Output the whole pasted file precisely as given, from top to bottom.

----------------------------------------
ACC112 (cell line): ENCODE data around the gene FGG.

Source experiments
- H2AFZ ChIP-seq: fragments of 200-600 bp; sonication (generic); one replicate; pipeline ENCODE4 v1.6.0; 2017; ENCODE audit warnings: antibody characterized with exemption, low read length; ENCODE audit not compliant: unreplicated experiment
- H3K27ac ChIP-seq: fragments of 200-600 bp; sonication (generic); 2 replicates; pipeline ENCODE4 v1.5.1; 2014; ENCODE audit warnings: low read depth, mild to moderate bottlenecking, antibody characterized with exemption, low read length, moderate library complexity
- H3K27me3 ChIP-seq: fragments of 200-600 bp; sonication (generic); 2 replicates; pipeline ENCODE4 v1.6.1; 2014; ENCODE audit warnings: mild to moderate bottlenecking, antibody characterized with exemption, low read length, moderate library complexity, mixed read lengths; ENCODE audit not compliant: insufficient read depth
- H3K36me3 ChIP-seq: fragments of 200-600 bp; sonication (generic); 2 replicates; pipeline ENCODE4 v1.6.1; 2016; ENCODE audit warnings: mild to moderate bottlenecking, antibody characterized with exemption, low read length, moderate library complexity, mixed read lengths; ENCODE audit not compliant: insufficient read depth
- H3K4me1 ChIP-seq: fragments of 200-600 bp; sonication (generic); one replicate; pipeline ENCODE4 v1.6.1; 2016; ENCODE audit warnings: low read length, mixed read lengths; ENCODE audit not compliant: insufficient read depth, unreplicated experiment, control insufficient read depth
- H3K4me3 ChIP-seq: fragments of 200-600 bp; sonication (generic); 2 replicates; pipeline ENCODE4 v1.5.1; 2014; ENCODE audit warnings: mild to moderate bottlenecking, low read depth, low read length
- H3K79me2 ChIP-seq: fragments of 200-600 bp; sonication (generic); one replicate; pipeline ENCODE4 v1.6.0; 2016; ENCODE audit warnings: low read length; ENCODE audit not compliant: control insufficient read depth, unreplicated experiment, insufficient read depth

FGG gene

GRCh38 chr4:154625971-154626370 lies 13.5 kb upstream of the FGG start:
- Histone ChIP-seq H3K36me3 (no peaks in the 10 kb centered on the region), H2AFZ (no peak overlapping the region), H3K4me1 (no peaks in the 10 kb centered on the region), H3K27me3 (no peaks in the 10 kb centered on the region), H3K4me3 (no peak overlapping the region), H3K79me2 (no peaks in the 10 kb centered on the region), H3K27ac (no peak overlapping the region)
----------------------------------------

ACC112 (cell line): ENCODE data around the gene FGG.

Source experiments
- H2AFZ ChIP-seq: fragments of 200-600 bp; sonication (generic); one replicate; pipeline ENCODE4 v1.6.0; 2017; ENCODE audit warnings: antibody characterized with exemption, low read length; ENCODE audit not compliant: unreplicated experiment
- H3K27ac ChIP-seq: fragments of 200-600 bp; sonication (generic); 2 replicates; pipeline ENCODE4 v1.5.1; 2014; ENCODE audit warnings: low read depth, mild to moderate bottlenecking, antibody characterized with exemption, low read length, moderate library complexity
- H3K27me3 ChIP-seq: fragments of 200-600 bp; sonication (generic); 2 replicates; pipeline ENCODE4 v1.6.1; 2014; ENCODE audit warnings: mild to moderate bottlenecking, antibody characterized with exemption, low read length, moderate library complexity, mixed read lengths; ENCODE audit not compliant: insufficient read depth
- H3K36me3 ChIP-seq: fragments of 200-600 bp; sonication (generic); 2 replicates; pipeline ENCODE4 v1.6.1; 2016; ENCODE audit warnings: mild to moderate bottlenecking, antibody characterized with exemption, low read length, moderate library complexity, mixed read lengths; ENCODE audit not compliant: insufficient read depth
- H3K4me1 ChIP-seq: fragments of 200-600 bp; sonication (generic); one replicate; pipeline ENCODE4 v1.6.1; 2016; ENCODE audit warnings: low read length, mixed read lengths; ENCODE audit not compliant: insufficient read depth, unreplicated experiment, control insufficient read depth
- H3K4me3 ChIP-seq: fragments of 200-600 bp; sonication (generic); 2 replicates; pipeline ENCODE4 v1.5.1; 2014; ENCODE audit warnings: mild to moderate bottlenecking, low read depth, low read length
- H3K79me2 ChIP-seq: fragments of 200-600 bp; sonication (generic); one replicate; pipeline ENCODE4 v1.6.0; 2016; ENCODE audit warnings: low read length; ENCODE audit not compliant: control insufficient read depth, unreplicated experiment, insufficient read depth

FGG gene

GRCh38 chr4:154625971-154626370 lies 13.5 kb upstream of the FGG start:
- Histone ChIP-seq H3K36me3 (no peaks in the 10 kb centered on the region), H2AFZ (no peak overlapping the region), H3K4me1 (no peaks in the 10 kb centered on the region), H3K27me3 (no peaks in the 10 kb centered on the region), H3K4me3 (no peak overlapping the region), H3K79me2 (no peaks in the 10 kb centered on the region), H3K27ac (no peak overlapping the region)